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Tuesday, December 20, 2016

TAIWAN: THE COUNTRY THAT ISN’T


Just off the coast of the Chinese mainland is a large island. Historically it gained the name Formosa (beautiful) during the 16 th Century from a passing Portuguese ship, but even before that, it’s already been inhabited by aboriginal tribes. This tranquil island became a battleground throughout those hundreds of years the land was settled by other peoples, gained the Chinese name Taiwan and even became a bloody battlefield at several points. Even today the island remains the setting of a warm- and-cold conflict between its government and that of the mainland, a difference of opinions that doesn’t appear to end soon.

Taiwan is roughly divided into two geographical parts, the plains on the west and the forested mountains to the east that cover about two-thirds of the island’s land area. Due to being in the Tropic of Cancer, Taiwan enjoys a subtropical climate that gets humid in the summer and is visited by the monsoon winds. Owing to its unique location, the island runs the gamut of forest types, from tropical forests in the plains and temperate forests in the highland slopes. Some of these wondrous natural locales would be preserved somewhat in the several national parks established in recent times.

Of a very special interest for those who wish to know more about Taiwan is the story of their indigenous population, the Chinese aborigines. While these days one easily assumes a Taiwanese to be ethnic Chinese, in truth they still have a remnant of their original island inhabitants that form 2.3 of their current total population. These aboriginals at close inspection don’t quite look so Chinese at all, for they are actually descended from Austronesians, the general stock of people from whom come some of the ethnicities of Southeast Asia (Malay, Indonesians, Filipino), as far west as Madagascar off eastern Africa, and spread far to the east as the Polynesians of Oceania, much like the voyaging people from Disney’s “Moana”.

Having settled in the island since around the late Ice Age, the Taiwanese aborigines lived peacefully on the mountains and the plains, until the Portuguese ship sighting brought the first significant foreign presence in their abode. Colonies were established there by the Spanish, then the Dutch, both of which opened the way for Han Chinese people of the Ming Dynasty to cross the strait from the mainland and begin settling in Formosa in increasing numbers. Things won’t remain that way.

When the Manchus began conquering the Ming to set up their own Qing Dynasty, a Ming official named Zheng Chenggong led a force that threw out the Dutch colonists and set up the Chinese presence there as the Kingdom of Tungning, which Zheng planned to use as a powerbase for Ming loyalist forces to try reconquering the mainland from the Qing. When Zheng died without his goals accomplished, the island also fell under Qing control. From there a new status quo was maintained until the first Sino- Japanese War. Qing China lost dominion over the island of Taiwan to the Japanese, which renamed it as Takasago.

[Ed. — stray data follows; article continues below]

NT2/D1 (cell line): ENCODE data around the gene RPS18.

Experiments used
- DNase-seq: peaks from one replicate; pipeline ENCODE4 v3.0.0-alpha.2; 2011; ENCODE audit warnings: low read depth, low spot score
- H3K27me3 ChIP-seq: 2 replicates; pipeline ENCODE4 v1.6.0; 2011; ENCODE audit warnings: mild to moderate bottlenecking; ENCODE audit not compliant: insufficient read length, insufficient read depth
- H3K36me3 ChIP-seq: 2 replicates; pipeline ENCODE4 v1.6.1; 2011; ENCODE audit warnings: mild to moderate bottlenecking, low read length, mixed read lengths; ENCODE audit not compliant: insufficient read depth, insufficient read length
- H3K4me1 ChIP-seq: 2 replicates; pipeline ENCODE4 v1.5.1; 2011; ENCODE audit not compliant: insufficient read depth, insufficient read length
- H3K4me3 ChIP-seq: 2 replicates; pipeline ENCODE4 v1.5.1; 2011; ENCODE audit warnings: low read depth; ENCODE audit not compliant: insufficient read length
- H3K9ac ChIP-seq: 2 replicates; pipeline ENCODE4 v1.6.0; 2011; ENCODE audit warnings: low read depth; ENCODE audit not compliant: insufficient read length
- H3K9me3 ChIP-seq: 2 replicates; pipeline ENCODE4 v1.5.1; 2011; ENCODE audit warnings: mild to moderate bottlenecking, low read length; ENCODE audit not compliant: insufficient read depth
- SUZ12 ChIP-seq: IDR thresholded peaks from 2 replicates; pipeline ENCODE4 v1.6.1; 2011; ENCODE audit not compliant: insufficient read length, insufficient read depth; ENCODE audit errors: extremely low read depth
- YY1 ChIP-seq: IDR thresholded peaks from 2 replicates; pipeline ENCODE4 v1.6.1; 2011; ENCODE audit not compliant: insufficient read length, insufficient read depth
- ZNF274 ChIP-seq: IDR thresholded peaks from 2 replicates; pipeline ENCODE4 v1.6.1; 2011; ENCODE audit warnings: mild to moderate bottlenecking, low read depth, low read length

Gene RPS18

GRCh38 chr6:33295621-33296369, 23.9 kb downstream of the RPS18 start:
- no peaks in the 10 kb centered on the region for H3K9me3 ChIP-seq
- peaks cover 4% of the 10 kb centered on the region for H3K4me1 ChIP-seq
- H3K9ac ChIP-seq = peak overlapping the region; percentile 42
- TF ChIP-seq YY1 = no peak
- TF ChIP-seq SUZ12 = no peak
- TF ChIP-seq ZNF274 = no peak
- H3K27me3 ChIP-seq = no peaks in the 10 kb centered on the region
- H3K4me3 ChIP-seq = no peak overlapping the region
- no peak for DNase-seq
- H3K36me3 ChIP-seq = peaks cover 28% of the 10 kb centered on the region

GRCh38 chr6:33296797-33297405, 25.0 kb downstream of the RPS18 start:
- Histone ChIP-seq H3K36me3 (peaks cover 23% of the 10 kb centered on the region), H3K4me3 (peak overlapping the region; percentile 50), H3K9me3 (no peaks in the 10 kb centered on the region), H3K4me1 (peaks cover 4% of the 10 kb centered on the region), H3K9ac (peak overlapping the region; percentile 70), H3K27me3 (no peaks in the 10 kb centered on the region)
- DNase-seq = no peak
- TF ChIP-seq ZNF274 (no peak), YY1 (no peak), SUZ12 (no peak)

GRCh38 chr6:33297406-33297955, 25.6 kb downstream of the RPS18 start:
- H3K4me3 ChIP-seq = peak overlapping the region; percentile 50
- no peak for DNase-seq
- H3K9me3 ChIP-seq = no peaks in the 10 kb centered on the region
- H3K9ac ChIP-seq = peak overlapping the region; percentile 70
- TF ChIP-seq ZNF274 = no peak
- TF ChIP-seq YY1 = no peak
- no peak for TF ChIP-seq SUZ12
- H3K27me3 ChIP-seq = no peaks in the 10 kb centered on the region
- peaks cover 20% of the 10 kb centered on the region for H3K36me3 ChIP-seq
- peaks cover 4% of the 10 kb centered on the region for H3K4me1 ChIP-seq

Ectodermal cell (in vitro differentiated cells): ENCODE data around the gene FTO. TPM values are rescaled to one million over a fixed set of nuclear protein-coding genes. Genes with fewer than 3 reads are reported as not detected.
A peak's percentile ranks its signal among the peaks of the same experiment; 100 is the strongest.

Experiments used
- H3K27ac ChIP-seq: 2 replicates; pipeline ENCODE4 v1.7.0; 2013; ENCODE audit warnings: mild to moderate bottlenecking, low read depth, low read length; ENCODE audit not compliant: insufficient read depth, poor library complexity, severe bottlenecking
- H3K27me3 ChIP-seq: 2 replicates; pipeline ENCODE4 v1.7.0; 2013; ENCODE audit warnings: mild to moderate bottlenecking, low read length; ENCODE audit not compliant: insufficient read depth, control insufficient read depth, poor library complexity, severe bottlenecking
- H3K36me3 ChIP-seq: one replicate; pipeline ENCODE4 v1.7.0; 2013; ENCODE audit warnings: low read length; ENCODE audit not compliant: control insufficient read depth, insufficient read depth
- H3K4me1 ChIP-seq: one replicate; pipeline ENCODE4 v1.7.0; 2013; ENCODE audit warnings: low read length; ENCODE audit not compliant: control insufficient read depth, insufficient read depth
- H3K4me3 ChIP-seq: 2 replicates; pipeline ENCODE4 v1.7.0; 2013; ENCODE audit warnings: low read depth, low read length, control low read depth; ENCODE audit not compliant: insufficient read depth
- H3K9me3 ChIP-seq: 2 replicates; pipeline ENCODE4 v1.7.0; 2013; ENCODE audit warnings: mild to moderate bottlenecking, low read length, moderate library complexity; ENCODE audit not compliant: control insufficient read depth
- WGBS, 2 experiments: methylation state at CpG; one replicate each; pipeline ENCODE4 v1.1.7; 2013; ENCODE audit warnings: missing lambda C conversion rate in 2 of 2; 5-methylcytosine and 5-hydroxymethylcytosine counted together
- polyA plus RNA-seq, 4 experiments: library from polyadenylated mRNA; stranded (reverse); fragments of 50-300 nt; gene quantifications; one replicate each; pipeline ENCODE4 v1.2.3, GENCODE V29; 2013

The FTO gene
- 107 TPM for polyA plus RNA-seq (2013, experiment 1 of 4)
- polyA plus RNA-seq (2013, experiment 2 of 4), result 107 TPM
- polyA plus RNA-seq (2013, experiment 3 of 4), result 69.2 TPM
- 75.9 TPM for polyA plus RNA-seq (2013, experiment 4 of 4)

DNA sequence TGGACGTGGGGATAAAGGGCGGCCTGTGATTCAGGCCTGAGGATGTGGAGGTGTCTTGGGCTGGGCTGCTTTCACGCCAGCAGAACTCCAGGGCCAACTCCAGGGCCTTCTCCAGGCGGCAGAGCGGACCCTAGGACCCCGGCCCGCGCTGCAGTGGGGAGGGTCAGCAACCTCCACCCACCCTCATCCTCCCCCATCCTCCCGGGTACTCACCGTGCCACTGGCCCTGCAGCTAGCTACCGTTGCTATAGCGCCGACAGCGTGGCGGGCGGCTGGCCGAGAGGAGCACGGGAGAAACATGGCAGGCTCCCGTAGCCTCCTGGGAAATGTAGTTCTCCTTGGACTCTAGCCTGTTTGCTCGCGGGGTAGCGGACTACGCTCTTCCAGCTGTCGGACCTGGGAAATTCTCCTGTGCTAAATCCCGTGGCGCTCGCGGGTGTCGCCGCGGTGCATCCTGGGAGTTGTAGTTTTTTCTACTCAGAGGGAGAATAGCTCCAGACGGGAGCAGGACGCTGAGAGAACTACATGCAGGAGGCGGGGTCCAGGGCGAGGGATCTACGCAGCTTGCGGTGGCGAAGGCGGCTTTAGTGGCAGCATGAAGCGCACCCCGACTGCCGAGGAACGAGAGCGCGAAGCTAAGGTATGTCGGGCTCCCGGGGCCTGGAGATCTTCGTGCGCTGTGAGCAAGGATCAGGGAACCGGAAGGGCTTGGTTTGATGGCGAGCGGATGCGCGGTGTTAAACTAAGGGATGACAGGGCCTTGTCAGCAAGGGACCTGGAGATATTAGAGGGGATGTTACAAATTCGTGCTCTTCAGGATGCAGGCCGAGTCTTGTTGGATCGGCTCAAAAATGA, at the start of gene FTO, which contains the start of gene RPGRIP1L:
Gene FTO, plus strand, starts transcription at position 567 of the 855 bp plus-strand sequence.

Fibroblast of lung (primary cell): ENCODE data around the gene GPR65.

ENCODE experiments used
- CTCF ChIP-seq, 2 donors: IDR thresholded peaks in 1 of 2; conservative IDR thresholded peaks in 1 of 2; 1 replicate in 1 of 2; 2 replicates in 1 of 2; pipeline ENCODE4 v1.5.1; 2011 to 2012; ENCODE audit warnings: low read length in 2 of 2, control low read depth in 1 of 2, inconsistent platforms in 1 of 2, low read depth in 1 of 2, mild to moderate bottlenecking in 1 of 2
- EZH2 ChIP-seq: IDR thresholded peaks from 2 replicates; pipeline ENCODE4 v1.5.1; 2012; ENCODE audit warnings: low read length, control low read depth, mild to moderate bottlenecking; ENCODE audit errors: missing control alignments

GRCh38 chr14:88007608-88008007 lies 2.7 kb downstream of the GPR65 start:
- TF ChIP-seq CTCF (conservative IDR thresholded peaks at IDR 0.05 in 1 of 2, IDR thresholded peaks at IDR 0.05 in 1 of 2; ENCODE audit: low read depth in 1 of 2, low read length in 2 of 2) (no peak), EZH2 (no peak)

The attempt of Japan to establish its presence on the island led it into conflict with the aborigines, who have been largely left to their own devices under previous rulers. When new regulations begin to systematically wipe away the aboriginal culture, some of the more militant tribes began armed conflict with the Japanese forces, leading to some violent incidents wherein Japanese and Han Chinese were killed. Eventually the revolts were put down and Japan began to develop and industrialize Taiwan.

Once more conflict visited the island during World War II. As a Japanese colony, Taiwan was targeted by Allied forces. Finally, with the 1945 Japanese surrender, the island was ceded back to the then-Republic of China. But more trouble was brewing. Chinese communists won victories over the ROC Nationalist government of Generalissimo Chiang Kai-shek. Expelled from the mainland by overwhelming forces, the Nationalists established themselves in Taiwan while the Communists declared the People’s Republic. When war in nearby Korea brought the ideological conflict between communism and democracy to the forefront, the US would lend support to Taiwan and recognized its government as the legitimate China over the PRC.

Eventually both the United Nations and the US would transfer recognition from Taiwan to the mainland as the representative China. From here eventually rose the “One China” policy wherein both governments in Taipei and Beijing agree that there’s only one China in the world, and countries can only recognize one or the other, but never both, especially as separate entities. Despite this political quagmire, Taiwan was able to develop completely into a “Tiger” economic powerhouse until the PRC’s own economic renaissance. This has enabled Taiwan to become a well-off economic and cultural player in the world scene, despite no longer quite considered to be an actual country.

Photo Credit to www.pinterest.com

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